Rarely is female sexual pleasure the focal point in discussions outside of our sisterhoods. So when, upon arriving at a village, Vestine proclaims “Women come here, today is our day, tonight we will be sleeping on top!” she is met with much applause.
Vestine’s truthful and extravagant energy makes her the perfect guide to follow as she travels through Rwanda to discuss the “sacred water”, its mystery, as well as the practice of gukuna – labia elongation – with students and villagers.
For many, sexuality is treated as taboo in Africa (as it is in much of the West) and is a realm dominated by the patriarchy. But it is not the only truth. Vestine and Belgian director Olivier Jourdain give us entry to another world, another vantage point, one in which sexual pleasure is spoken about openly under the skies, in the classrooms, and on the airwaves. The celebration of female desire is ecstasy in itself!
Director: Pascale Lamche
“I was horrified when I realised I had lost my identity…suddenly I was Mandela’s wife” – Winnie Mandela.
As with the majority of social movements, the stories that typically come to be revered, and repeated, are those that highlight the work done by men. We learn that the men were at the forefront and seldom hear the stories of the women, often equally active behind the scenes, enabling such movements to happen.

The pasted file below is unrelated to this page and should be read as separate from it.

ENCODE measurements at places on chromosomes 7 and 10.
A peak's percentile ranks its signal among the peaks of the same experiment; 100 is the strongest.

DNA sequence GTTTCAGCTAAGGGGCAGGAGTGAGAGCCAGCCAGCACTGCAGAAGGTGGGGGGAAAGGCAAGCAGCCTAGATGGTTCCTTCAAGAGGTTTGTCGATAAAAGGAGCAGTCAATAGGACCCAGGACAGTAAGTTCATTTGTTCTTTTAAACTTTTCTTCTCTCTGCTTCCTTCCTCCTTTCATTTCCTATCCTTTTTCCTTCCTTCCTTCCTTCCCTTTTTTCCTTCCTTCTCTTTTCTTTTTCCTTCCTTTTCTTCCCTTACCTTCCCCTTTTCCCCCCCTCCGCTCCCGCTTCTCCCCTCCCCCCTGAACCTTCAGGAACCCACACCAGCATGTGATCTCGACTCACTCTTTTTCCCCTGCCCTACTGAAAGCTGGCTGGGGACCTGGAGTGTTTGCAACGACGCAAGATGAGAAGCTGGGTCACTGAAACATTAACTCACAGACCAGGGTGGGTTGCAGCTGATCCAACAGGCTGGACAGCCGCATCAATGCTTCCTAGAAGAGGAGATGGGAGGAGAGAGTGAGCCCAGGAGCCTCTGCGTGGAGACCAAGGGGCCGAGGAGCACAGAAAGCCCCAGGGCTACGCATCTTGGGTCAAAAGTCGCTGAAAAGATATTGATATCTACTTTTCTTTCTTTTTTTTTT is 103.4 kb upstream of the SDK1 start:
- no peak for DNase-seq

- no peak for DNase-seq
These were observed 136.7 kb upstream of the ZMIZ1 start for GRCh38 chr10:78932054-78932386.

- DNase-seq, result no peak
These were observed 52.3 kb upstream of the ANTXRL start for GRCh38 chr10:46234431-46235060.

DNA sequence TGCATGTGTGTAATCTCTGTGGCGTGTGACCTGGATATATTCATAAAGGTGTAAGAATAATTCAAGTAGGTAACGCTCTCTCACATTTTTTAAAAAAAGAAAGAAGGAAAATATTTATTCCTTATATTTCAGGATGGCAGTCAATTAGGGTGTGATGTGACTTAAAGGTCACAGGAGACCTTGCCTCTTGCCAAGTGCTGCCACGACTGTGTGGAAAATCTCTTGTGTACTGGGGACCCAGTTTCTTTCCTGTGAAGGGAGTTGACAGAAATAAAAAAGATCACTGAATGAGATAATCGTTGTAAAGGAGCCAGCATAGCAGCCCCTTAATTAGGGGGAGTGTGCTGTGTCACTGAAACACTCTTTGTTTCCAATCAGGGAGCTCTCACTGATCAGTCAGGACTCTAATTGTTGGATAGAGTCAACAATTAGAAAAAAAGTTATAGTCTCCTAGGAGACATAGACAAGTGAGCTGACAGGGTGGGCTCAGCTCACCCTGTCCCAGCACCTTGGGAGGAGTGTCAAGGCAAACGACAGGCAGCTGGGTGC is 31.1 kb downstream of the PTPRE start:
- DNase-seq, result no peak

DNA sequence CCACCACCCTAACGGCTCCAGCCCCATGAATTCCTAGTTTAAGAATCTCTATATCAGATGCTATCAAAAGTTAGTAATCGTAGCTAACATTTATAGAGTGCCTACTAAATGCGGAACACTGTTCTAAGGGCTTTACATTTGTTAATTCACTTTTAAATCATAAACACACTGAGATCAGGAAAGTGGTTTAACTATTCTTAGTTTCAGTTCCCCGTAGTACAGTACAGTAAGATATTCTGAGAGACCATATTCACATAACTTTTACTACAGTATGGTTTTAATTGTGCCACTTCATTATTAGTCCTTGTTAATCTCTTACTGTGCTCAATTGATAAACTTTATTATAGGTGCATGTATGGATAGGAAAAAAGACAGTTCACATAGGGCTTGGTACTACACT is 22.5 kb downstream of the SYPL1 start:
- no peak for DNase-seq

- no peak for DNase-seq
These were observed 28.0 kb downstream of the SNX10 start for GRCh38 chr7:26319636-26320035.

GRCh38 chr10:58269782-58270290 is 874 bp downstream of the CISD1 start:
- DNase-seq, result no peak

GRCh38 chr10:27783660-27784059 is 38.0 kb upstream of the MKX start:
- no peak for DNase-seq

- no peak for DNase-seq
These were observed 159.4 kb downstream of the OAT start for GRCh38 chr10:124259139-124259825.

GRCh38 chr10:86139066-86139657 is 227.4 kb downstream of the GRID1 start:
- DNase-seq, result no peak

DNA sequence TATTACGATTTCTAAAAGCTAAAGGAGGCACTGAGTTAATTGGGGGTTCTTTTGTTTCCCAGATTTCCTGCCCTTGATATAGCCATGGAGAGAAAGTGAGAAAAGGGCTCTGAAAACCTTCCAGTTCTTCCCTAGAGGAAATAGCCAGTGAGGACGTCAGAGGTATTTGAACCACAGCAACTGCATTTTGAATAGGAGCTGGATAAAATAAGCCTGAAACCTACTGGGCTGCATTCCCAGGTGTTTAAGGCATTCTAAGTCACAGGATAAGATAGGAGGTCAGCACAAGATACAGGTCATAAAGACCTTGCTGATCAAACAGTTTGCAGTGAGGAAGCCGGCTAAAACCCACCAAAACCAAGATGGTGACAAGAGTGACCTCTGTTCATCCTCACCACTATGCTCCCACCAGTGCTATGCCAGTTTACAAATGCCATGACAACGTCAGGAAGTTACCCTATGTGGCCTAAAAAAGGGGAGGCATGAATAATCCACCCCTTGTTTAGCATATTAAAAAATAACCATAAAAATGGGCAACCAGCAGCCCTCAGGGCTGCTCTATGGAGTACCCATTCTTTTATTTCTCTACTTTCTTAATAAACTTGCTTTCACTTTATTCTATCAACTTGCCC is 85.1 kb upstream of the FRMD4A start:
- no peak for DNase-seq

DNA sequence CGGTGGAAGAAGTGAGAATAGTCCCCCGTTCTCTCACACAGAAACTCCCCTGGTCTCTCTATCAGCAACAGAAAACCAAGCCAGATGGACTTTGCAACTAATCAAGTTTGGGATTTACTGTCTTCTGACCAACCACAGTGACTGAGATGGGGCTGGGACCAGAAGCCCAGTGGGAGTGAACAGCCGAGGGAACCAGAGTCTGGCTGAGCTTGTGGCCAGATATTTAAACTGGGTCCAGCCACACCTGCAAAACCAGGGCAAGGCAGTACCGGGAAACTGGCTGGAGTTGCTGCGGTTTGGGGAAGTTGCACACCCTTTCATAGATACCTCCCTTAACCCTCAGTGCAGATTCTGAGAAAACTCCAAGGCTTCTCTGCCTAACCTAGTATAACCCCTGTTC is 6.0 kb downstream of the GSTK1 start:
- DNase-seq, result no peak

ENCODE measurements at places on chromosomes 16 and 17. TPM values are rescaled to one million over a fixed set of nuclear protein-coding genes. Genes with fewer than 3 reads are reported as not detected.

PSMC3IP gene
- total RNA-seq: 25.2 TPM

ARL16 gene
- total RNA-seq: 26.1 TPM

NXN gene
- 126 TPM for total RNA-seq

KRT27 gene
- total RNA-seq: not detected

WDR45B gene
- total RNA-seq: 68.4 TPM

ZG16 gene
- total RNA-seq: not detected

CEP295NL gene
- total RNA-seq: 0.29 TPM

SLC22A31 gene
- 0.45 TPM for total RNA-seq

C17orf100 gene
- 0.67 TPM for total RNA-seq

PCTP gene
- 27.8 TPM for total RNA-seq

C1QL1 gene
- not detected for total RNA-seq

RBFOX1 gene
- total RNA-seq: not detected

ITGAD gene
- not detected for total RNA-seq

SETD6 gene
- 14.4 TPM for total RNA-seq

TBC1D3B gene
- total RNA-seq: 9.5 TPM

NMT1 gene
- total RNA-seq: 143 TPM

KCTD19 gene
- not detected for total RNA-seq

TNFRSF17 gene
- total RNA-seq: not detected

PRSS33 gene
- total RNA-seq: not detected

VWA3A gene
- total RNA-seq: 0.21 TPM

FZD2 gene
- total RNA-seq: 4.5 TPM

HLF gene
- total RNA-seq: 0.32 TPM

Before watching this documentary, my knowledge of Winnie Mandela were based on three pieces of information:
- She was married to Nelson Mandela
- She was a social and political activist (though my knowledge of her activism was limited)
- She was embroiled in a series of controversies (again, my knowledge of these was limited).
This version of Winnie Mandela’s story is told mainly by Winnie herself, and her daughter Zindziswa. It is open and frank account of her life from her marriage to Nelson Mandela, to her ANC activism during her husband’s incarceration, and then to the controversies that threatened to discredit and silence her.
Whatever your stance may be on the woman herself, there’s something to be said for director Pascale Lamche presenting a narrative which has Winnie owning and sharing her own story.